The origin of the word “pharmaceutical” is the Ancient Greek word phármakon, meaning “medicine” or “cure”. It can also mean “poison”. Throughout history, cures-cum-poisons were natural remedies. Nearly all the top global pharmaceutical companies by market share today have been around for a century if not longer. Major firms such as Pfizer, GSK, Merck, and Takeda all have origins in the dispensation of natural (e.g. plant-based) medicines. Much has changed since these natural remedies were brought to market, and for decades global pharmaceutical firms have sold mostly synthetic chemical drugs.
Lifestyle Drugs for a Fast-Paced Life
Fast-paced 21st-century lifestyles have led to increasing demand worldwide not only for fast food but also fast fixes for all that ails and pains people. Opioid abuse has become a problem in many countries, notably the United States, where on average 130 Americans a day die of overdoses, according to reports. Canada too is in crisis, with a death rate of 11.8 per 100,000 people, according to a government report. The word opioid means “opium-like”, and the synthetic pharmaceuticals used to alleviate pain sold in the US are typical of the drugs that dominate Western markets and are over-used by consumers (80 percent of the world’s prescription opioids are consumed in the US alone). Up to 10 percent of Americans are estimated to have misused opioids and other drugs.
Of course, not all pharmaceuticals are bad. Certainly, drugs have saved or extended many lives and improved the quality of life for numerous patients such as cancer sufferers. Opioids and other so-called lifestyle drugs can simply mask the symptoms of an underlying disease, providing neither cure nor real relief from the actual affliction. Pharmaceutical giants typically reap the highest profits among Fortune 500 companies, thanks in large part to the money they make from the sales of lifestyle drugs.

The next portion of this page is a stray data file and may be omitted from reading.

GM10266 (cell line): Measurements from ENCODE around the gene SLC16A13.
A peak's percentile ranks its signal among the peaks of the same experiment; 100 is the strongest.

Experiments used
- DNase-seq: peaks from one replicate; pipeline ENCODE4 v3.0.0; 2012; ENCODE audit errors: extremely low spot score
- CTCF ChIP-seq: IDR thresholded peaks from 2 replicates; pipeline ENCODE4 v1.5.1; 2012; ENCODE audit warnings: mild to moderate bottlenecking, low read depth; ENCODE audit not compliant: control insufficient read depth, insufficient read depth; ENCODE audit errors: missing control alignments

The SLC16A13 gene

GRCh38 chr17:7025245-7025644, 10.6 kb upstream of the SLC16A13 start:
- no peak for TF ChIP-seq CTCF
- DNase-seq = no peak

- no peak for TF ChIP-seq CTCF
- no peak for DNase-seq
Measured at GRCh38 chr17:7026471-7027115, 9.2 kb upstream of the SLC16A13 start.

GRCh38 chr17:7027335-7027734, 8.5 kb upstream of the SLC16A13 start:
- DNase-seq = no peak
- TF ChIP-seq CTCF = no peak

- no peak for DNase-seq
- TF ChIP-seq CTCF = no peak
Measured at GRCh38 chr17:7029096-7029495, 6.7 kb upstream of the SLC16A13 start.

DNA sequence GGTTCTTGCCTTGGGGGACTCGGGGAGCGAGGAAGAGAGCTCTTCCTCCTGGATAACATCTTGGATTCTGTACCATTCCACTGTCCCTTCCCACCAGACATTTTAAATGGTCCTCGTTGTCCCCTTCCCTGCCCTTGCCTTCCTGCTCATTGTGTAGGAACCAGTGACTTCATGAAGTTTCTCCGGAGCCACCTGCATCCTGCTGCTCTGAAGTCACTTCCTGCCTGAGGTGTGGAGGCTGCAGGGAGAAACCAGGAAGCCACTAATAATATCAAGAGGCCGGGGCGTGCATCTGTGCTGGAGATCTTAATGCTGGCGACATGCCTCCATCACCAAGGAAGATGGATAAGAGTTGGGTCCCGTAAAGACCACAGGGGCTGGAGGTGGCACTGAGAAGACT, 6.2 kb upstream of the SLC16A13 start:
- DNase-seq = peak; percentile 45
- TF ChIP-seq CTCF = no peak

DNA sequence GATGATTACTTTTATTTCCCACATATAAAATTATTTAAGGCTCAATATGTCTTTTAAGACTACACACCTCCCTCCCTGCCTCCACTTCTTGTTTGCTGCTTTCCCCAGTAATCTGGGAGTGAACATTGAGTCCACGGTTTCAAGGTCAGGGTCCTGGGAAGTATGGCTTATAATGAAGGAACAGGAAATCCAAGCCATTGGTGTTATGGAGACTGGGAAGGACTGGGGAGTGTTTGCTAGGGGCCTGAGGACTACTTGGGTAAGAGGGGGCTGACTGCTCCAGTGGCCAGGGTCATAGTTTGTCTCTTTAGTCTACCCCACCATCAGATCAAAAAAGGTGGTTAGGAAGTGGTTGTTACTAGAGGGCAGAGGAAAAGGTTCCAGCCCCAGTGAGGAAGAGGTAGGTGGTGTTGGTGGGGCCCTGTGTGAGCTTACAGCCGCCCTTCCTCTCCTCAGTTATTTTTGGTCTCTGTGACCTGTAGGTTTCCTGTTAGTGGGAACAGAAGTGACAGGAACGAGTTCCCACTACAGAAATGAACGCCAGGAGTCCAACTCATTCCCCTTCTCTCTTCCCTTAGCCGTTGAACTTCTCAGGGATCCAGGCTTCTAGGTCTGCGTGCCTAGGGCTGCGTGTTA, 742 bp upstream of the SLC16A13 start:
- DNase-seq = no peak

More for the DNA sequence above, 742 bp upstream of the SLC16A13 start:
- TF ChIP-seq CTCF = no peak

What Asian Governments are Getting Right
While opioids are an issue in some countries in Asia, the epidemic of over-prescription and abuse in the US and other Western countries should be a warning for the region. Some argue that in Asia, the main issue with opioids is that there is not enough access to them – one 2017 study estimates that 15 million people in Southeast Asia alone suffer from persistent, severe pain.
Pharmaceutical companies in the West often bemoan an “innovation crisis” in drug development. For decades, many new drugs have offered only minor improvements over older versions. Producing them, however, conveniently extends the life of profitable patent monopolies.
By contrast, throughout Asia, entrepreneurs have been making steady progress through research and development in areas such as genomics (China) and stem cells (Japan and Singapore), coming up with such innovations as less-expensive insulin (India). Market-disruptive advances in Asian biomedicine have the potential to inspire leading global pharmaceutical companies elsewhere to reboot their once innovative R&D. Nothing works quite like competition from new players to spur incumbents to scramble for new ideas and create new products.
New drugs are sorely needed in Asia. Due to the over-prescription of antibiotics, by 2050, more people in Asia are expected to die each year from antibiotic-resistant infections than from cancer. Even Japanese, once considered to be one of the healthiest, longest-living people, have not been immune to declining health. Death from cancer and heart disease is on the rise there and elsewhere in Asia.
In 2018, the pharmaceutical industry spent nearly US$300 million on government lobbying in the US alone. The fossil-fuels industry spends half that much and the defense industry even less. The fact that such countries as China and India have heretofore been free from entrenched “big pharma” lobbies, while at the same time are growing markets for all sorts of consumer goods, means their rising market power presents an opportunity to set a new generation of global industry standards.